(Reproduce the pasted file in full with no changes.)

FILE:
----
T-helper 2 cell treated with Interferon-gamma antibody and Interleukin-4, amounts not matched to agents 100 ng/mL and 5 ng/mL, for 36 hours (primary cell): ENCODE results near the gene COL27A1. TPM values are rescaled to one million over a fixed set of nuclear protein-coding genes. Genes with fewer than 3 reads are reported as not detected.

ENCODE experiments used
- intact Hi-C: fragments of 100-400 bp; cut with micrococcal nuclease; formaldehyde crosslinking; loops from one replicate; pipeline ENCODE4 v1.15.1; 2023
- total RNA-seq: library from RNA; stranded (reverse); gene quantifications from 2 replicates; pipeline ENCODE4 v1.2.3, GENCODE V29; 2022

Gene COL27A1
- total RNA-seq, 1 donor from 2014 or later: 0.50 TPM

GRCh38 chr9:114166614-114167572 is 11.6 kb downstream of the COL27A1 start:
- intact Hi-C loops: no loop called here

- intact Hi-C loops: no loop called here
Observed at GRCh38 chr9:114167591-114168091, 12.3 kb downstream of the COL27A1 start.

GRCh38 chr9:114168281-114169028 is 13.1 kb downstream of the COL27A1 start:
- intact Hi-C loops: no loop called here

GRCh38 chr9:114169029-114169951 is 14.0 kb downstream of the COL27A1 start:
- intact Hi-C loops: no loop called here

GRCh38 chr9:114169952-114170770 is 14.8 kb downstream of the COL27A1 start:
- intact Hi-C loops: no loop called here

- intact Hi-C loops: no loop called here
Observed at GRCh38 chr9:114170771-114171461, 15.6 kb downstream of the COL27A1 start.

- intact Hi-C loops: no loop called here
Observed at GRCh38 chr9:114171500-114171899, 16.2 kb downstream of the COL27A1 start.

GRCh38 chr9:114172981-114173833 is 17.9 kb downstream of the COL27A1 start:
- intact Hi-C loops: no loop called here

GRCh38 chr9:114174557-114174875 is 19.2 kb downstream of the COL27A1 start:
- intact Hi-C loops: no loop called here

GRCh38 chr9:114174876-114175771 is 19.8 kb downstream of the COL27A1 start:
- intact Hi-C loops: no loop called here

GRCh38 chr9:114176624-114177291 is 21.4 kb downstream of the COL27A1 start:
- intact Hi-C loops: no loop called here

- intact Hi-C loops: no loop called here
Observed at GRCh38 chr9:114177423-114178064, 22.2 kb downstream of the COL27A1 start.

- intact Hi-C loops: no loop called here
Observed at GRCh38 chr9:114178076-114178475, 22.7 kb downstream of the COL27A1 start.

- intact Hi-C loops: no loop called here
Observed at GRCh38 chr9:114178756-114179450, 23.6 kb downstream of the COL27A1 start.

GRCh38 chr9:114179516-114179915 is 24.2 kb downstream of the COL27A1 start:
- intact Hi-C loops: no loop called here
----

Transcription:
T-helper 2 cell treated with Interferon-gamma antibody and Interleukin-4, amounts not matched to agents 100 ng/mL and 5 ng/mL, for 36 hours (primary cell): ENCODE results near the gene COL27A1. TPM values are rescaled to one million over a fixed set of nuclear protein-coding genes. Genes with fewer than 3 reads are reported as not detected.

ENCODE experiments used
- intact Hi-C: fragments of 100-400 bp; cut with micrococcal nuclease; formaldehyde crosslinking; loops from one replicate; pipeline ENCODE4 v1.15.1; 2023
- total RNA-seq: library from RNA; stranded (reverse); gene quantifications from 2 replicates; pipeline ENCODE4 v1.2.3, GENCODE V29; 2022

Gene COL27A1
- total RNA-seq, 1 donor from 2014 or later: 0.50 TPM

GRCh38 chr9:114166614-114167572 is 11.6 kb downstream of the COL27A1 start:
- intact Hi-C loops: no loop called here

- intact Hi-C loops: no loop called here
Observed at GRCh38 chr9:114167591-114168091, 12.3 kb downstream of the COL27A1 start.

GRCh38 chr9:114168281-114169028 is 13.1 kb downstream of the COL27A1 start:
- intact Hi-C loops: no loop called here

GRCh38 chr9:114169029-114169951 is 14.0 kb downstream of the COL27A1 start:
- intact Hi-C loops: no loop called here

GRCh38 chr9:114169952-114170770 is 14.8 kb downstream of the COL27A1 start:
- intact Hi-C loops: no loop called here

- intact Hi-C loops: no loop called here
Observed at GRCh38 chr9:114170771-114171461, 15.6 kb downstream of the COL27A1 start.

- intact Hi-C loops: no loop called here
Observed at GRCh38 chr9:114171500-114171899, 16.2 kb downstream of the COL27A1 start.

GRCh38 chr9:114172981-114173833 is 17.9 kb downstream of the COL27A1 start:
- intact Hi-C loops: no loop called here

GRCh38 chr9:114174557-114174875 is 19.2 kb downstream of the COL27A1 start:
- intact Hi-C loops: no loop called here

GRCh38 chr9:114174876-114175771 is 19.8 kb downstream of the COL27A1 start:
- intact Hi-C loops: no loop called here

GRCh38 chr9:114176624-114177291 is 21.4 kb downstream of the COL27A1 start:
- intact Hi-C loops: no loop called here

- intact Hi-C loops: no loop called here
Observed at GRCh38 chr9:114177423-114178064, 22.2 kb downstream of the COL27A1 start.

- intact Hi-C loops: no loop called here
Observed at GRCh38 chr9:114178076-114178475, 22.7 kb downstream of the COL27A1 start.

- intact Hi-C loops: no loop called here
Observed at GRCh38 chr9:114178756-114179450, 23.6 kb downstream of the COL27A1 start.

GRCh38 chr9:114179516-114179915 is 24.2 kb downstream of the COL27A1 start:
- intact Hi-C loops: no loop called here